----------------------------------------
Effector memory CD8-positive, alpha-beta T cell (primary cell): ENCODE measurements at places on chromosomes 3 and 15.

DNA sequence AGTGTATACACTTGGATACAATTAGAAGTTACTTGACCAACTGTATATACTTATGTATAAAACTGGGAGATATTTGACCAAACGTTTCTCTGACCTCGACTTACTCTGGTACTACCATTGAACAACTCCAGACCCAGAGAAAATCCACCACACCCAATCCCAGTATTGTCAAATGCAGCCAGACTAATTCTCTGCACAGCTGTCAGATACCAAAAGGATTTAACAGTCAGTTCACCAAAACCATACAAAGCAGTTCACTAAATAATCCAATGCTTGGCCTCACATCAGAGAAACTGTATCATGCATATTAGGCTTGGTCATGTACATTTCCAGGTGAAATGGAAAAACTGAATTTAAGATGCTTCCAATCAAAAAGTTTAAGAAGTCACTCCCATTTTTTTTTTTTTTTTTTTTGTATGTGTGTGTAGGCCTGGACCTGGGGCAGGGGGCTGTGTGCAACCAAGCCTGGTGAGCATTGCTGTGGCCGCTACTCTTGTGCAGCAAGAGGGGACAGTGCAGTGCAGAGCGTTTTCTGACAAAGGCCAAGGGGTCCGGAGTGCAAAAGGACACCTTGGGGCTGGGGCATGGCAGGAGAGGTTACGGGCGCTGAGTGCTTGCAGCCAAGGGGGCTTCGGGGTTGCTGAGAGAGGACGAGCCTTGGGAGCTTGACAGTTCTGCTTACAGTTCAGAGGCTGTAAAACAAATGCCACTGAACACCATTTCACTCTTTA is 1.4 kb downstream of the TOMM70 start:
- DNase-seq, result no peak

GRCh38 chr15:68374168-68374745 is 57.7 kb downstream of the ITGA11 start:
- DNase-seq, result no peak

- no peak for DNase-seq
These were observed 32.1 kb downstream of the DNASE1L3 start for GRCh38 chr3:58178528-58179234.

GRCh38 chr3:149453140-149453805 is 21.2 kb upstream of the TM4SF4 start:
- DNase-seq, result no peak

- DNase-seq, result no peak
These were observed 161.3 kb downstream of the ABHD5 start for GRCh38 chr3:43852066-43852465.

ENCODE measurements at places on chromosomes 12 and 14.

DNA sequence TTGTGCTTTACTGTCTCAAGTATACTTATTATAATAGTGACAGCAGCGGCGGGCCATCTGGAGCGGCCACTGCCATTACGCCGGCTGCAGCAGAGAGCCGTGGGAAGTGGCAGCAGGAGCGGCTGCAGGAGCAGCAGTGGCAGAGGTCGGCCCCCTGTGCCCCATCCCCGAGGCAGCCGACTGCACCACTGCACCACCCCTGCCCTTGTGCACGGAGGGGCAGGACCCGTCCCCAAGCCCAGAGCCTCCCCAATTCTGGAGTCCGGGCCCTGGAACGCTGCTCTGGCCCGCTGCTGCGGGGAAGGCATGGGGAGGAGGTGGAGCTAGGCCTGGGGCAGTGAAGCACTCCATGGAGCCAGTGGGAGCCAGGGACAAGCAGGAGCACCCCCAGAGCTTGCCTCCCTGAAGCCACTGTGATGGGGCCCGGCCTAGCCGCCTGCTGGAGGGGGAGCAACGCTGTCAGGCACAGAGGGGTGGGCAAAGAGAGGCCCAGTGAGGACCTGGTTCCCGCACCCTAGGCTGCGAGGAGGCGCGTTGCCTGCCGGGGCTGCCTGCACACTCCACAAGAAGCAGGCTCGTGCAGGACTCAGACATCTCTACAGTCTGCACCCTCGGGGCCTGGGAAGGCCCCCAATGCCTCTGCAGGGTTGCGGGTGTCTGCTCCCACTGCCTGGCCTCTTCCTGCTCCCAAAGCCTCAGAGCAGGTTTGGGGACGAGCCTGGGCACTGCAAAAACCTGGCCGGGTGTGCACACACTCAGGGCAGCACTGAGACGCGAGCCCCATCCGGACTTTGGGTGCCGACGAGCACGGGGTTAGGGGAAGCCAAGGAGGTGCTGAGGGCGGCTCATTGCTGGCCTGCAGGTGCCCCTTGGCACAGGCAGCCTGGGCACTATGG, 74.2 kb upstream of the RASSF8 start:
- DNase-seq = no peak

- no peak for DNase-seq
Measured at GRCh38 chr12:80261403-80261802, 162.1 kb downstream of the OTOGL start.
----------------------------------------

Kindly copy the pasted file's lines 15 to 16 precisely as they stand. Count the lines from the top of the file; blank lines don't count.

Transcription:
- no peak for DNase-seq
Measured at GRCh38 chr12:80261403-80261802, 162.1 kb downstream of the OTOGL start.